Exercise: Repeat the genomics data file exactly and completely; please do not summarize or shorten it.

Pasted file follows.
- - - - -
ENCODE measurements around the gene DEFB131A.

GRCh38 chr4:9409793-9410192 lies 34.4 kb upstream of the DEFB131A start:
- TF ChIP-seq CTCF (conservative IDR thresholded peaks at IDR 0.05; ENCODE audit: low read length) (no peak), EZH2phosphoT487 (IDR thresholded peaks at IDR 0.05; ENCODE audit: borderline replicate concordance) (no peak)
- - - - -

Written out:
ENCODE measurements around the gene DEFB131A.

GRCh38 chr4:9409793-9410192 lies 34.4 kb upstream of the DEFB131A start:
- TF ChIP-seq CTCF (conservative IDR thresholded peaks at IDR 0.05; ENCODE audit: low read length) (no peak), EZH2phosphoT487 (IDR thresholded peaks at IDR 0.05; ENCODE audit: borderline replicate concordance) (no peak)